Photojournalists Tim Hetherington and Chris Hondros were killed Wednesday during an attack by Moammar Gaddafi’s forces against rebels in Misurata, Libya. Two other foreign journalists were injured during the same attack. For the benefit of their readers and viewers, reporters and photographers routinely place themselves in some of the world’s most dangerous situations. Can they get insurance?
Yes. Major publications such as the New York Times and the Washington Post typically provide or arrange medical and life insurance for their employees in high-risk regions. Freelance journalists can buy similar, if pricier, plans through underwriters and brokers specializing in war-zone insurance, which explicitly include coverage for war- and terrorism-related accidents. The cost of such policies depend largely on the insured’s age and destination in addition to the type of coverage he’s buying—medical, disability, emergency evacuation, life, or a combination of these options.
Four-weeks of “medical and assistance” coverage in Libya costs around $600 through Escapade Insurances, a Quebec-based broker that has partnered with Reporters Without Borders to insure its members. That plan covers 100 percent of the cost of medical care and involuntary repatriation. (If you’re shot and the military evacuates you for an emergency surgery, your costs are covered. If you’re flying home early to see family, they aren’t.) You can add an “accidental death and dismemberment” benefit for $1.92 per $1,000 insured, up to a little more than $314,000. The California-based Petersen International Underwriters, which claims it has underwritten thousands of insurance policies for journalists going to war zones, says that its accidental-death coverage costs around $500 for weeklong embedding with troops in Afghanistan for a $500,000 payout.
It’s unclear what fraction of freelance journalists opt for insurance when they work in war zones, but forgoing coverage for financial reasons is not uncommon. The Committee to Protect Journalists notes that a “high number of journalists from Africa, Latin America, and Asia,” where this type of insurance is unavailable or prohibitively expensive, go uncovered.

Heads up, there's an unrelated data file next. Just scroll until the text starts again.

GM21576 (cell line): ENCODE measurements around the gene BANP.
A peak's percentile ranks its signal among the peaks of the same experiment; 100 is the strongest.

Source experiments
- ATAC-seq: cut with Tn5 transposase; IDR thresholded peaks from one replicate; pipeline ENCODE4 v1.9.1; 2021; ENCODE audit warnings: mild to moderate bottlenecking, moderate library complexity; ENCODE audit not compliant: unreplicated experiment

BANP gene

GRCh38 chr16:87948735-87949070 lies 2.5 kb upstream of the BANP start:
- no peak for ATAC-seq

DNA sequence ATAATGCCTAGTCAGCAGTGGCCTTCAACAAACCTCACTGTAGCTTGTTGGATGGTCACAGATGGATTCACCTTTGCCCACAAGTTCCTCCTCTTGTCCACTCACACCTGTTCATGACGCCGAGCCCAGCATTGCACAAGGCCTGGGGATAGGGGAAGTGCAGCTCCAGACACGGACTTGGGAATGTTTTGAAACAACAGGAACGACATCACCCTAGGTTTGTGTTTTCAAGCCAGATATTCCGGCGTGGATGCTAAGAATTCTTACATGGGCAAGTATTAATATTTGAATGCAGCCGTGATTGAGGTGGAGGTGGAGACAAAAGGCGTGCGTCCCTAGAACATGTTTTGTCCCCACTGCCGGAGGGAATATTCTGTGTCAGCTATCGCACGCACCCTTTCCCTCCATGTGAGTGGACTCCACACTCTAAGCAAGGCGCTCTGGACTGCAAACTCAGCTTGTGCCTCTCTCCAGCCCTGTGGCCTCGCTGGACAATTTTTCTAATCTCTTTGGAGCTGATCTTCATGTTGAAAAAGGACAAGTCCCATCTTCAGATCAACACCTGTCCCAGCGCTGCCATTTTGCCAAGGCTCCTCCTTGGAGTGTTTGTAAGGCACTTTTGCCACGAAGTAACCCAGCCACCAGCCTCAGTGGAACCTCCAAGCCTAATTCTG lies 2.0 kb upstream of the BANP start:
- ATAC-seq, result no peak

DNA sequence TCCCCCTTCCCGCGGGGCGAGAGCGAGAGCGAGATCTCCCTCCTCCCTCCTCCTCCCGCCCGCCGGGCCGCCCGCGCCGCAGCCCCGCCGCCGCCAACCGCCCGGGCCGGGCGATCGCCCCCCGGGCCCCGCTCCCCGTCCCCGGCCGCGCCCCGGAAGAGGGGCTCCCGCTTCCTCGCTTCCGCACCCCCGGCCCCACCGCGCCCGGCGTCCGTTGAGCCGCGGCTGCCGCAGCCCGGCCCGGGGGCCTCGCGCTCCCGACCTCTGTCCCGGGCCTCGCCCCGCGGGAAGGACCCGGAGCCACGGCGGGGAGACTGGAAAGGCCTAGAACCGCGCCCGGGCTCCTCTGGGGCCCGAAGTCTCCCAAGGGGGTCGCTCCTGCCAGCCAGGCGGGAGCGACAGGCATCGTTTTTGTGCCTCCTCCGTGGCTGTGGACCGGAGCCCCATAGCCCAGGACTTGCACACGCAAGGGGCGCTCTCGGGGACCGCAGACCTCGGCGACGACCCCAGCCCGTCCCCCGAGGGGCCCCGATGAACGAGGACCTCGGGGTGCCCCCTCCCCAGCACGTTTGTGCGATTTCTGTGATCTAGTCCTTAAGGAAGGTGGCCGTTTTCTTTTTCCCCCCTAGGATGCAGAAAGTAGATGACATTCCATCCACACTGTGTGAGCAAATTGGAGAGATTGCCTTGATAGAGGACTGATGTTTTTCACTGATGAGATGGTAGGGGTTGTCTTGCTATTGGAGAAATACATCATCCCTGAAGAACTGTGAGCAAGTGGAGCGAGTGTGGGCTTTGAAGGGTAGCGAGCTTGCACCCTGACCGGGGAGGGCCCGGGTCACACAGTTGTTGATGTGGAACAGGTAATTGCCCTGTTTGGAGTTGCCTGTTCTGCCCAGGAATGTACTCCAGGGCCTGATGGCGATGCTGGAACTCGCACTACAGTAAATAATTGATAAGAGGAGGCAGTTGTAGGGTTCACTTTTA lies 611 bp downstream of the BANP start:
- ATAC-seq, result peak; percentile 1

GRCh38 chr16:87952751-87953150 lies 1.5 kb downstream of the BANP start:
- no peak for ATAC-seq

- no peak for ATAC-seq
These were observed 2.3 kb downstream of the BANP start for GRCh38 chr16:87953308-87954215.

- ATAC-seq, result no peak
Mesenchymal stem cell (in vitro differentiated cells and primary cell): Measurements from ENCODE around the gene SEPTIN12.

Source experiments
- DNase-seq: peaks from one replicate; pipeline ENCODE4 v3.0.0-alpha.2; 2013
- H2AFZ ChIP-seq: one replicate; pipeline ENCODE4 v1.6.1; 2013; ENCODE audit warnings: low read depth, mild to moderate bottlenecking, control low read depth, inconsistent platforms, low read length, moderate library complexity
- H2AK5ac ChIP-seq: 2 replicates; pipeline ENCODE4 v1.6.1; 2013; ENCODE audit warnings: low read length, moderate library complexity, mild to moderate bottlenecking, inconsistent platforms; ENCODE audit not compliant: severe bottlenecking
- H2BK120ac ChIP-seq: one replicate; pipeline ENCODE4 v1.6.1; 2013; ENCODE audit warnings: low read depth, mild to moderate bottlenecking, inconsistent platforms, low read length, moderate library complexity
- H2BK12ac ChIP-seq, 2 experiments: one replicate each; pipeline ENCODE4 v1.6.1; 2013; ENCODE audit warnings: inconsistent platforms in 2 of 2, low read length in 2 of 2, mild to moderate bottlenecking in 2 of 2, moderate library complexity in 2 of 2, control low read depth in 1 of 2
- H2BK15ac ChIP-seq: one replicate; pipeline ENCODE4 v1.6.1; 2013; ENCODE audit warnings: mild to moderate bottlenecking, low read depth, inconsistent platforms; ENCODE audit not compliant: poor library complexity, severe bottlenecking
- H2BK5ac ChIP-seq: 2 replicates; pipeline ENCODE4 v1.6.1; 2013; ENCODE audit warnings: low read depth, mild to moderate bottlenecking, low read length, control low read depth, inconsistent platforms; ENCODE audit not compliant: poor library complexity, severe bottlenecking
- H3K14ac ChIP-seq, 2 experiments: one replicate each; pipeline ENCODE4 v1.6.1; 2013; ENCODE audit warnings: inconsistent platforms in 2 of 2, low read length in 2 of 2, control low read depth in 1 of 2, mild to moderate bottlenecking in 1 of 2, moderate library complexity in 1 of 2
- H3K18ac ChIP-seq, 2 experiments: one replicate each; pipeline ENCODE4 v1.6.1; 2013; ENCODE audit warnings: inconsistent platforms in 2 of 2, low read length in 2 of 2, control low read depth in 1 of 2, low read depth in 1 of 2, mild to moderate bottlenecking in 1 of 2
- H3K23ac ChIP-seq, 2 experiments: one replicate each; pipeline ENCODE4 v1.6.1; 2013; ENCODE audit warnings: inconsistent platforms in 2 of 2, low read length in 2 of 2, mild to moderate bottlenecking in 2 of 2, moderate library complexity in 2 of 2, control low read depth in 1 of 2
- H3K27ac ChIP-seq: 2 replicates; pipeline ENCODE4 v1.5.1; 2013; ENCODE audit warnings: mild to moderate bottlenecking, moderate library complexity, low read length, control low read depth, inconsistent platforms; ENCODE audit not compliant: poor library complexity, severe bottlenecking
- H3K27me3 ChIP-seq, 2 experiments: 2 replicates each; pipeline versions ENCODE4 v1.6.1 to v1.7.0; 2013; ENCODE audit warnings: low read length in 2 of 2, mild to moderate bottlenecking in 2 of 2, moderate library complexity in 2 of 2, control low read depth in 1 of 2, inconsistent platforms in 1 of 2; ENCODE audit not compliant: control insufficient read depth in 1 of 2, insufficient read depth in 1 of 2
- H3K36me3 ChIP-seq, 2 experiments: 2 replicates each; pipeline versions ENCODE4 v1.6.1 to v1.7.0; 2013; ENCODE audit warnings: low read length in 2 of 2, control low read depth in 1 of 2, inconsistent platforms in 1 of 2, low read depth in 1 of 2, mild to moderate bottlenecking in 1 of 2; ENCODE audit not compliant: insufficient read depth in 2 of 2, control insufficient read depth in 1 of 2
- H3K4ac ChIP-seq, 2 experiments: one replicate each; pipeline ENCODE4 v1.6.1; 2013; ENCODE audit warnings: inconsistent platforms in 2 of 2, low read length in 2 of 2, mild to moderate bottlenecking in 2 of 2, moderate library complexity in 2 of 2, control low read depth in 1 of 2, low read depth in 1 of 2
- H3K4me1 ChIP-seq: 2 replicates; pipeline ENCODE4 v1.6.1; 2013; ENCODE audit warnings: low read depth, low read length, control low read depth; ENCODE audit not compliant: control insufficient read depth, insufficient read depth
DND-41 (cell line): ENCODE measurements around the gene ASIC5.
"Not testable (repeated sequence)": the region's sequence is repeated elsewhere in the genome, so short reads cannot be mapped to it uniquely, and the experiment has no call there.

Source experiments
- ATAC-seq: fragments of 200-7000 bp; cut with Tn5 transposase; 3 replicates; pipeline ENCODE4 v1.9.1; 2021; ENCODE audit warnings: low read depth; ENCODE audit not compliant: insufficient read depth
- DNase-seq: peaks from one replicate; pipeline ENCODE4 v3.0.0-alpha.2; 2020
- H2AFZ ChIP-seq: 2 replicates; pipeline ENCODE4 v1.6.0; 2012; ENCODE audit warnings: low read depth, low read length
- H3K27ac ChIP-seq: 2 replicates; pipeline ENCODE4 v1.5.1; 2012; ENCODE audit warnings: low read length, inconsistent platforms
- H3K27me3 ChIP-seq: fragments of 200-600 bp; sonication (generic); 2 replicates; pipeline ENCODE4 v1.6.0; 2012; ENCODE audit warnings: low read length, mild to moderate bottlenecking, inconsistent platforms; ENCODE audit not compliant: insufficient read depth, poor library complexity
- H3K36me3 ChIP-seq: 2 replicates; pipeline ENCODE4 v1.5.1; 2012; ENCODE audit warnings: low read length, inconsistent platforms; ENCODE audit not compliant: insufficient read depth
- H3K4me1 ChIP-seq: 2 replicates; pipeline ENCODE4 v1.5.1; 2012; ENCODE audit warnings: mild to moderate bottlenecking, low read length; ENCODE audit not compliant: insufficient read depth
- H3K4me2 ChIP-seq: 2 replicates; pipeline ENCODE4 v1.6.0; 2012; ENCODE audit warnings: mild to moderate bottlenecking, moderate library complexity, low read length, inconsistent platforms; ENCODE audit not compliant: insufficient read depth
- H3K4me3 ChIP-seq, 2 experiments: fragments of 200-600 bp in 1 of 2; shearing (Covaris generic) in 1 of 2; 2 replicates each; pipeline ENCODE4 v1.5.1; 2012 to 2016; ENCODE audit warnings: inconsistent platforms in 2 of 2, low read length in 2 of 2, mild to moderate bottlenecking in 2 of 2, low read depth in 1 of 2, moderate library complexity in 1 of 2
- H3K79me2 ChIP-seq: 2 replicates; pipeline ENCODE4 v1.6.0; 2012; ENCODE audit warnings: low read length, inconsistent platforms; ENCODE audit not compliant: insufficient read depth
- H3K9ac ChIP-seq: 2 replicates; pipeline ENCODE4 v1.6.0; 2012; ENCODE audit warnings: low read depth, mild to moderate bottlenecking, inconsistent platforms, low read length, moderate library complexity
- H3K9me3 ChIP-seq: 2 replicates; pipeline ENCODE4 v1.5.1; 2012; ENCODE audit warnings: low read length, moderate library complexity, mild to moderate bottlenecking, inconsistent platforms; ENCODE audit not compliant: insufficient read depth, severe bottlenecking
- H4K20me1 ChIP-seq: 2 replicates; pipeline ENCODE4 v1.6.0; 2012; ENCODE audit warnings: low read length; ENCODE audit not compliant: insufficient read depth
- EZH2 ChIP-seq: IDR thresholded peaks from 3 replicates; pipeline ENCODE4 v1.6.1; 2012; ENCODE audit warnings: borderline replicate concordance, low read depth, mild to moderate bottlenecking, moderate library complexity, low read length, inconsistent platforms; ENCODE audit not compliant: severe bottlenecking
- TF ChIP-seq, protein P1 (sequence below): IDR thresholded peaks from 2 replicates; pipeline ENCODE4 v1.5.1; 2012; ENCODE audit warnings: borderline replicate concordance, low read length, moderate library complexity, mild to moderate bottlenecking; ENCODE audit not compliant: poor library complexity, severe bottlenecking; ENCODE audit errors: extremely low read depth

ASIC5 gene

Much as financial institutions classify municipal bonds based on their risk of default, war-zone insurers group countries and regions based on policyholders’ risk of death or injury there. The precise groupings vary by underwriter and broker, but Afghanistan, Pakistan, the Congo, Somalia, and now Libya typically dominate the highest-risk tranche. Accordingly, insurance for reporting trips to these countries cost the most.
Although war-zone insurers rarely care about pre-existing conditions, and although they’ll generally underwrite policies for any country on the map, they won’t cover everything. Most won’t pay for damages to professional equipment such as cameras. Since the best-case scenario with insurance is never needing to use it, organizations such as Reporters Without Borders and the Rory Peck Trust provide journalists with safety training and emergency hotlines and let them borrow “PRESS”-emblazoned bulletproof vests and helmets.
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Explainer thanks Samuel Normand of Escapade Insurances, Bane and Kurt Petersen of Petersen International Underwriters, and Frank Smyth of the Committee to Protect Journalists.